Ames v. Quimby - 106 U.S. 342 (1882)
U.S. Supreme Court
Ames v. Quimby, 106 U.S. 342 (1882)
Ames v. Quimby
Decided November 13, 1882
106 U.S. 342
1. A rule of court in Michigan provides that where a defendant pleads matter of setoff founded on a written instrument, he cannot "be put to the proof of the execution of the instrument or the handwriting" of the opposite party unless an affidavit is filed "denying the same." Held that the want of such affidavit does not preclude the plaintiff from showing that such an instrument, dated January 2, was executed on Sunday, January 1, or that his duplicate of an instrument executed in duplicate by him and the defendant differs in its contents from the one retained by the defendant.
2. The plaintiff, where the quality of goods which he furnished at a given time to the defendant is in question, may show the good quality of like articles furnished at the same time by him to another party if he further shows that those he furnished to each party were of the same kind and quality.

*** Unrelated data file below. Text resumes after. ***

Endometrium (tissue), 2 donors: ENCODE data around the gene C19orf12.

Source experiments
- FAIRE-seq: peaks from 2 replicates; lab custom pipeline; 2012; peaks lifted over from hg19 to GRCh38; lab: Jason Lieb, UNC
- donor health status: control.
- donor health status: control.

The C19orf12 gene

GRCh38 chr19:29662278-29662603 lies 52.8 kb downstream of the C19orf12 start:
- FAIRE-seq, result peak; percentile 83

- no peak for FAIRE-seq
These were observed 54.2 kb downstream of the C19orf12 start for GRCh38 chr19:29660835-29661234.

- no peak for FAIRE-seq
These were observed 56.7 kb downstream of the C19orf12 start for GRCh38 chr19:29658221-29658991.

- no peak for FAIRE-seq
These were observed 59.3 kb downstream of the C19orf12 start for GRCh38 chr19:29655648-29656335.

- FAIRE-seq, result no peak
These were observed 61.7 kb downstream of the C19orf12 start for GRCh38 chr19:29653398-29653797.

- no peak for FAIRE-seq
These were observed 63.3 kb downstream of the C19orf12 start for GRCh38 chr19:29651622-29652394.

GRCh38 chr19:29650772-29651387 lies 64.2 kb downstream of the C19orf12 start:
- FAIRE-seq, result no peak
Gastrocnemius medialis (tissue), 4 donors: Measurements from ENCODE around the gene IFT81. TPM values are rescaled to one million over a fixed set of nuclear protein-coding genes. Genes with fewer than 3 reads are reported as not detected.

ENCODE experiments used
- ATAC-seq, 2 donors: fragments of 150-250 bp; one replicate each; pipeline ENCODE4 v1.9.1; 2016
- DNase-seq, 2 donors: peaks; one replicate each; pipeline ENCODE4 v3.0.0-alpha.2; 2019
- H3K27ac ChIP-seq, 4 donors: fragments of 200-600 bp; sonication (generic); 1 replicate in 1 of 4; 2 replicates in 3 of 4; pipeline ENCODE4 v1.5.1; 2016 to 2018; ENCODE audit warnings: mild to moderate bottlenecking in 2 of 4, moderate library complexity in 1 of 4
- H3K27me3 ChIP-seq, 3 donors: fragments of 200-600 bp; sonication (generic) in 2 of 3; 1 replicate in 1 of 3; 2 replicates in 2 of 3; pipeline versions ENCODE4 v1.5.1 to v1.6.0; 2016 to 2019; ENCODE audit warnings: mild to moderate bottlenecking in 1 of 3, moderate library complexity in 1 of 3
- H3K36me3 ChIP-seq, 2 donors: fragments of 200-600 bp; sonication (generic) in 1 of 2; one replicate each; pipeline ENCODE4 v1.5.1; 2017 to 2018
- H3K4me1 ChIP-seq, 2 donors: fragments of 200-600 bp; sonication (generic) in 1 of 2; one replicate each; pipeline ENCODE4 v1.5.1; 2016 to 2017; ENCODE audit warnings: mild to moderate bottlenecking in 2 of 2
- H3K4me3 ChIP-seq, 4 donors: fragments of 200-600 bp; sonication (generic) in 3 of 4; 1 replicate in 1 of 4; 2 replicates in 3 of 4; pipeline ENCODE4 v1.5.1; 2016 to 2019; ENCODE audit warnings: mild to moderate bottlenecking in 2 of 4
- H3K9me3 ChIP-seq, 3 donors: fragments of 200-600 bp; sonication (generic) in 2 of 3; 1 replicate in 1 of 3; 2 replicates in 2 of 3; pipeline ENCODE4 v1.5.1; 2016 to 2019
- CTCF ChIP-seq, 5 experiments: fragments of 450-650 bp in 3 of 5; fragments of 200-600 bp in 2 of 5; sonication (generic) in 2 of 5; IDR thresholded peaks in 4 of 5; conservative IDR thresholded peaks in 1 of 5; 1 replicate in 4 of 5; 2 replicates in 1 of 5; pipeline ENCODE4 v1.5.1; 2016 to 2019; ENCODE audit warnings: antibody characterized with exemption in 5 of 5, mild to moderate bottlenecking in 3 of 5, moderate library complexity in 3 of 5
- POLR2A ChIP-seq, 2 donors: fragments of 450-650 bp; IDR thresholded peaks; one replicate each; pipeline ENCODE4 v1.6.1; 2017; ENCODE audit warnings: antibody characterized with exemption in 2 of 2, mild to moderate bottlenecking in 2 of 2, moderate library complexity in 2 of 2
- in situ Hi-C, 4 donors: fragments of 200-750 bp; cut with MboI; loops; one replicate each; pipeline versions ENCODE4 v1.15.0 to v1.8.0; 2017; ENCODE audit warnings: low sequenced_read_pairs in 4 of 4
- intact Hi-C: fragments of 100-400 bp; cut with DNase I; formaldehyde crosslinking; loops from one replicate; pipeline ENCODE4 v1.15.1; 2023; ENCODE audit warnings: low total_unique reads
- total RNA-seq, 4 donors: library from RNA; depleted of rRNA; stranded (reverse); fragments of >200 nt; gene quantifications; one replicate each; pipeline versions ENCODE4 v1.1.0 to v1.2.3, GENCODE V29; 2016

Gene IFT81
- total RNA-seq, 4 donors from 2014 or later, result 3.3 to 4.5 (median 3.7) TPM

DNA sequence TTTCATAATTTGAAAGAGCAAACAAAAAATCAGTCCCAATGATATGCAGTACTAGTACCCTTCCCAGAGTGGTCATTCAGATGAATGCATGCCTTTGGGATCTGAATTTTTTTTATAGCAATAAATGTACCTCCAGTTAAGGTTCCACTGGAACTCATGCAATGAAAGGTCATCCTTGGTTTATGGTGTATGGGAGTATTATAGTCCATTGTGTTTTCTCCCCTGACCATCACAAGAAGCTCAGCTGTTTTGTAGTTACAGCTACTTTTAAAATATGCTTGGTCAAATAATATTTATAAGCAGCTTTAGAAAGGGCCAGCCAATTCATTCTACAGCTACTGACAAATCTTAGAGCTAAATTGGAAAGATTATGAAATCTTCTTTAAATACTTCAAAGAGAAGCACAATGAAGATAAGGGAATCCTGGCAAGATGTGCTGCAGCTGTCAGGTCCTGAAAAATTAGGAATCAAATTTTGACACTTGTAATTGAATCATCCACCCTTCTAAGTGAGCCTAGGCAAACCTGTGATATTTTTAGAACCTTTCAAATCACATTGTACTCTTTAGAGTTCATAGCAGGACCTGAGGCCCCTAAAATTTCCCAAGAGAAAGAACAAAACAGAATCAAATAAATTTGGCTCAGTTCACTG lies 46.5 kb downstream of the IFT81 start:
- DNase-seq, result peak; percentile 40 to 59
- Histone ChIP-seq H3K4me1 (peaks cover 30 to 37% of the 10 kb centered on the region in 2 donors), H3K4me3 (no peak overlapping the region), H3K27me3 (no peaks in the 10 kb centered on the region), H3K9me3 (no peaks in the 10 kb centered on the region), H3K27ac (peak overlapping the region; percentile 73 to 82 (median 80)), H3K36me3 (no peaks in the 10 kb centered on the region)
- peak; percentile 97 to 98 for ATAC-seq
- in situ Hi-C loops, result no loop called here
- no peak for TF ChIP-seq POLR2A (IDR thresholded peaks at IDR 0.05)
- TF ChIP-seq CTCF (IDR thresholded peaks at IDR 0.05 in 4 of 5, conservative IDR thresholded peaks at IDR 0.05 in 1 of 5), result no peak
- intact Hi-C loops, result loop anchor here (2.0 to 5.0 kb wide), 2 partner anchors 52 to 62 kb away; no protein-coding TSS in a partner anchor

3. Where the evidence is such that, as to a given matter, there is no question for the jury, a charge and a refusal to charge in regard to such matter are not a ground for reversing the judgment, because they work no injury to the party excepting.
4. The court charged the jury that while the plaintiff could not recover for any more goods than his bill of particulars set forth, he was not bound by a mistake in carrying out the rate or price, but could show what he was actually to have, it not appearing by the record what were the contents of the bill, but it appearing that the plaintiff claimed there was a mistake in it in that respect. Held that the charge was not erroneous.
5. After a new trial has been had, pursuant to the mandate of this Court and a second judgment rendered, no errors other than those committed after the mandate was received below can be considered here.
The case is stated in the opinion of the Court.